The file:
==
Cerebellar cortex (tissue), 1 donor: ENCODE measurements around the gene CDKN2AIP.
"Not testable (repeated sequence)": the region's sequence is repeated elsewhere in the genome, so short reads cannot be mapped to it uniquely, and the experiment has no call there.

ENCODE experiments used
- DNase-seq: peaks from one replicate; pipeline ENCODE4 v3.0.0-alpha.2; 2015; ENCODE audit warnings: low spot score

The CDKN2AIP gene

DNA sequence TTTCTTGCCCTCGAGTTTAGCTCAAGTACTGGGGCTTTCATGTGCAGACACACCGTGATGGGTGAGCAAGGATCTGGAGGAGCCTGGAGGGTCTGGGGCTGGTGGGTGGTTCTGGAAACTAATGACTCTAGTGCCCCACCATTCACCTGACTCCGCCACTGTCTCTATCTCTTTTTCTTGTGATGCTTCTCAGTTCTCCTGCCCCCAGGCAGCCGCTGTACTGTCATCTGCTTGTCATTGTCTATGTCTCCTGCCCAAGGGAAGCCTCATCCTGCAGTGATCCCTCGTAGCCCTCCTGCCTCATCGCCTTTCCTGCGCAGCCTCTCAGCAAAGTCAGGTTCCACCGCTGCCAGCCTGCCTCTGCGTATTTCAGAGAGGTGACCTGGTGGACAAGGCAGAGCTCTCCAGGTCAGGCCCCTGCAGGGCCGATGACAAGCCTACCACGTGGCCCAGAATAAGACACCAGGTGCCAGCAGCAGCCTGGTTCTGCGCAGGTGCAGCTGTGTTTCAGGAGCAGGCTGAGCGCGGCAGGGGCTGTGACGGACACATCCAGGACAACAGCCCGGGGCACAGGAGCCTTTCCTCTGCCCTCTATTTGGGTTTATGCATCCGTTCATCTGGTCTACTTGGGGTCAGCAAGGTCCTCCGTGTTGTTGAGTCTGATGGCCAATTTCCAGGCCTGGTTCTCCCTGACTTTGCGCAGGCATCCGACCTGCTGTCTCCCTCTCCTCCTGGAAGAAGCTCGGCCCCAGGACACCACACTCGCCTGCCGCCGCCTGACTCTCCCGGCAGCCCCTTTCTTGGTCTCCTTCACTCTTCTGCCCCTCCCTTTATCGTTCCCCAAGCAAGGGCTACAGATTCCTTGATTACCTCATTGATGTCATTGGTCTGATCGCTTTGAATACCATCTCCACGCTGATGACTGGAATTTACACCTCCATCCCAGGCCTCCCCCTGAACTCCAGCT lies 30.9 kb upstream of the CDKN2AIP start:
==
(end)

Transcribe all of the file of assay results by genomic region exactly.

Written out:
Cerebellar cortex (tissue), 1 donor: ENCODE measurements around the gene CDKN2AIP.
"Not testable (repeated sequence)": the region's sequence is repeated elsewhere in the genome, so short reads cannot be mapped to it uniquely, and the experiment has no call there.

ENCODE experiments used
- DNase-seq: peaks from one replicate; pipeline ENCODE4 v3.0.0-alpha.2; 2015; ENCODE audit warnings: low spot score

The CDKN2AIP gene

DNA sequence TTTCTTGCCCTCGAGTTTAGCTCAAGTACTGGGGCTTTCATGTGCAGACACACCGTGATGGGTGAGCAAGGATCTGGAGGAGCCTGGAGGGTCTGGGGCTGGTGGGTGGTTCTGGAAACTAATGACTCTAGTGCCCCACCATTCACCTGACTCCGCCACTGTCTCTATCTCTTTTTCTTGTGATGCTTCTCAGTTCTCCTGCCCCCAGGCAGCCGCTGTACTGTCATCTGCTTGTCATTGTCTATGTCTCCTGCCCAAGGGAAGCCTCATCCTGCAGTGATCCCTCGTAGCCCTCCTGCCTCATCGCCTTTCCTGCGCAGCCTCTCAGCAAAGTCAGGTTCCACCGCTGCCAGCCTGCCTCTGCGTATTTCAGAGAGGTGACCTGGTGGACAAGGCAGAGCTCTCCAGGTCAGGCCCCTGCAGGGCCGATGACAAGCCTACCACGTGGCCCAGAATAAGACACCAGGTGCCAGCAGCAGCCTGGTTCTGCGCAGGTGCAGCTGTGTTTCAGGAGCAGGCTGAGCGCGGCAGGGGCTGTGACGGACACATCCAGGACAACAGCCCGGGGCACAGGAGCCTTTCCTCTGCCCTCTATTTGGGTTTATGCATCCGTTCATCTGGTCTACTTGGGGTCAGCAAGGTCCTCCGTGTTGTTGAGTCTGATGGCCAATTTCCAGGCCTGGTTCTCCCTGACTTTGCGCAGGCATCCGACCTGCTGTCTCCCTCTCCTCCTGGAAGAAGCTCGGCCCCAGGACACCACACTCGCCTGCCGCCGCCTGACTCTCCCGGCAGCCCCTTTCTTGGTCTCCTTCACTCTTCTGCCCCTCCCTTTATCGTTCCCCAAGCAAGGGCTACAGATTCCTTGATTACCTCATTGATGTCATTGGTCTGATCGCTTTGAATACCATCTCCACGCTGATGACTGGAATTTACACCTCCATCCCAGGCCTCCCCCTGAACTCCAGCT lies 30.9 kb upstream of the CDKN2AIP start: